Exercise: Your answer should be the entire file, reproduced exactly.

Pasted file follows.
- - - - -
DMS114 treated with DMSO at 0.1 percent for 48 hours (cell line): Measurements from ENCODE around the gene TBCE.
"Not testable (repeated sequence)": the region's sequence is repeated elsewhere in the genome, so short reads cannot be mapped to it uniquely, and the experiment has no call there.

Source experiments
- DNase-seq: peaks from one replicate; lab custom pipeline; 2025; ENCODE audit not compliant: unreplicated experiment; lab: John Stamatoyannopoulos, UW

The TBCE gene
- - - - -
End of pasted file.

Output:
DMS114 treated with DMSO at 0.1 percent for 48 hours (cell line): Measurements from ENCODE around the gene TBCE.
"Not testable (repeated sequence)": the region's sequence is repeated elsewhere in the genome, so short reads cannot be mapped to it uniquely, and the experiment has no call there.

Source experiments
- DNase-seq: peaks from one replicate; lab custom pipeline; 2025; ENCODE audit not compliant: unreplicated experiment; lab: John Stamatoyannopoulos, UW

The TBCE gene